In the early stages of an intranet build, the chances of someone in your organization pushing SharePoint forward as a viable option is high. However, when you’re carrying out research for possible intranet providers, it’s clear that SharePoint is not always the wisest option. For communicators especially, building a SharePoint intranet risks wasting money, time, and effort on a platform that ultimately wasn’t built for multichannel communications. Plus, the market for modern intranet software is now so advanced that SharePoint alternatives can be a cost effective and easily implemented choice.
Making the right choice between Interact and SharePoint
To prepare for the SharePoint argument, it’s a good idea to know exactly what an independent intranet such as Interact can do – and what SharePoint can’t.
We’ll explore the reasons why using SharePoint as your company’s intranet could be a very expensive, time-consuming mistake.
SharePoint was launched in 2001 as a document management system (DMS). With its inclusion in the Office 365 suite (now M365), it has experienced more and more interest for its role as an intranet platform. While the cloud-based applications of M365 carry a lot of value for the modern workplace, SharePoint does not work as an alternative to a proper out-of-the-box intranet focused on internal communications.
In truth, SharePoint is only one aspect of the complex digital workplace that an intranet embodies. If we pull apart the most important facets of an intranet, we see that SharePoint only fulfils a small part of a very big picture.
In fact, 81% of every new intranet inquiry that comes through Interact is due to an existing failing SharePoint intranet.
Why are SharePoint drop off rates high enough that communicators seek out SharePoint alternatives?
In an intranet build, SharePoint is often pushed by IT departments who want to exploit the M365 package. But why has SharePoint gained a reputation as a good intranet alternative? Some departments will perpetuate the myth that your intranet answers lie in SharePoint. It’s highly probable that you’ll encounter someone arguing its benefits.
The most popular misconceptions for using SharePoint as an intranet:
- “SharePoint is free” – SharePoint is part of the Microsoft 365 package, so not free. Moreover, the cost of building an intranet on SharePoint can be high and involve third-party developers for all but the very biggest enterprises.
- “Everyone already has access to it” – Desk-based employees may have access, but those who work on the frontline, on the shop-floor, in depots, warehouses, or on the road will have limited access to a computer, making their access to a SharePoint intranet potentially problematic. Many employees also don’t have M365 licenses, meaning restricted access to comms and ability to engage with the organization.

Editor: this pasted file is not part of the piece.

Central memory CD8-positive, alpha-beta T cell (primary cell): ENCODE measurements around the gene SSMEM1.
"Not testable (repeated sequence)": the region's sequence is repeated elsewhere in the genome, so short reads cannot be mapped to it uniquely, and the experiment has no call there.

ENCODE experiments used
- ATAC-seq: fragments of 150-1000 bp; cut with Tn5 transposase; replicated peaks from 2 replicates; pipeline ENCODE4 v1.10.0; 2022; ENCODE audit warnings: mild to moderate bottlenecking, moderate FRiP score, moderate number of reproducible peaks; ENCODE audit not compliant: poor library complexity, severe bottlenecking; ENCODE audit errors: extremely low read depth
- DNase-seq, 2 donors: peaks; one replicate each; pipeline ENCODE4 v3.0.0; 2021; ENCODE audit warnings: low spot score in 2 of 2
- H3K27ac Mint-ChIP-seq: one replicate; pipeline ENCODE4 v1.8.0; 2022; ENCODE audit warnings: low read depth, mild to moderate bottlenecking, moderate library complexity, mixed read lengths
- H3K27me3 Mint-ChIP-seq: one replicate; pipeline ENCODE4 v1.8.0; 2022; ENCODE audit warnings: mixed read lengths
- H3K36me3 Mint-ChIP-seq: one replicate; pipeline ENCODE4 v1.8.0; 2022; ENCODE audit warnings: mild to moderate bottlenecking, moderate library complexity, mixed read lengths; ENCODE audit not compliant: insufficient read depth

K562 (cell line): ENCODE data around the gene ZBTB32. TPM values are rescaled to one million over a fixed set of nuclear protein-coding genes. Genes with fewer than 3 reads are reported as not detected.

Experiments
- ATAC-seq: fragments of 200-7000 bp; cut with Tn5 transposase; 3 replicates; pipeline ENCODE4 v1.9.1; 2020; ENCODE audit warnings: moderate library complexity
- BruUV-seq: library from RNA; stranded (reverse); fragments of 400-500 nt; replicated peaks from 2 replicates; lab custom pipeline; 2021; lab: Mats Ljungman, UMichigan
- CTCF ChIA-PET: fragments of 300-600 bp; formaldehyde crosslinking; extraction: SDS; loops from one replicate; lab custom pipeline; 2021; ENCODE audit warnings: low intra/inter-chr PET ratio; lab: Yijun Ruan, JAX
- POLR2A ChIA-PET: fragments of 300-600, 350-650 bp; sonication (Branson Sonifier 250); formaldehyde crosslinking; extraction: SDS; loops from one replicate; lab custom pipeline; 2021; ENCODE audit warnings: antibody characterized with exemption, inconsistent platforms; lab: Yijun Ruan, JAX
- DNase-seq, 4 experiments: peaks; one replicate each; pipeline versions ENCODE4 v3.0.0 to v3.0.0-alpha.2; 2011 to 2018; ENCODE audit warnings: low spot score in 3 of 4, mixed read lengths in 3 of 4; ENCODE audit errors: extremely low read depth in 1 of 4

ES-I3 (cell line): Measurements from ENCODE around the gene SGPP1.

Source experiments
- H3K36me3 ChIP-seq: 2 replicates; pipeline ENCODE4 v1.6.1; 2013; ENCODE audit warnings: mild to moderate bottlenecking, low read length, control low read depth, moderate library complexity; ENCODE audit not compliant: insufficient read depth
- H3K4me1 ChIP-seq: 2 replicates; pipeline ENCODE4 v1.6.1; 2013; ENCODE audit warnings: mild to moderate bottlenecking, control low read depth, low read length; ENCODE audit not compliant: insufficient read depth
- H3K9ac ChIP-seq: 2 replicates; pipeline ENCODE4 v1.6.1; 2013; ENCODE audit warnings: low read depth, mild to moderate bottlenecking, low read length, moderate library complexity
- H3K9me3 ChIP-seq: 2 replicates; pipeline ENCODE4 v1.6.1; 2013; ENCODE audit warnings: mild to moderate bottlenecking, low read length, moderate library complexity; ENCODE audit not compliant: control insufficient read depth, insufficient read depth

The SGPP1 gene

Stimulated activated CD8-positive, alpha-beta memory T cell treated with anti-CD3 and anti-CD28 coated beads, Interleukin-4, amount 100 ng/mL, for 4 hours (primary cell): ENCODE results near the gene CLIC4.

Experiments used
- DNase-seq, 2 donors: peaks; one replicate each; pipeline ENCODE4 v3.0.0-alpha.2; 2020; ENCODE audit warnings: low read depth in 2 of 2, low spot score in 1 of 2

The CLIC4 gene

- “SharePoint is an intranet” – Despite the argument that SharePoint is an intranet, it isn’t. Its fundamental role is to store files not to connect dispersed workplaces through multichannel communications.
Here are 14 reasons why your SharePoint intranet isn’t really an intranet
1. Customization of SharePoint can be difficult
Its origins and role as a DMS means SharePoint was never designed to be a customizable intranet platform. If you do hope to adjust it to your specifications, it will cost a considerable amount of money. Sourcing this service is hard – SharePoint developers are few and far between and, as a result, are notoriously expensive. This scarcity means that timescales can often overrun. One option is to purchase bolt-on intranet services which lay on top of SharePoint and add additional costs there too.
2. No democratization of intranet management
Because SharePoint site creation and infrastructure are so complex, management of this type of ‘intranet’ is more than likely controlled by IT administrators. For a team of intranet managers or internal communicators, this means the continual development and adaptation of their intranet to user needs is stymied by resources in this particular department.
Making the right choice between Interact and SharePoint
3. SharePoint can easily become unwieldy
SharePoint is based on the principle of ‘sites’. This infrastructure means that information can often be siloed into hundreds of different sites with many different unique permission settings. SharePoint has tried to remedy this with Hub Sites which aggregate news and content from all its sites. However, even these have limitations and need significant technical expertise to use as an intranet.
4. Difficult to budget for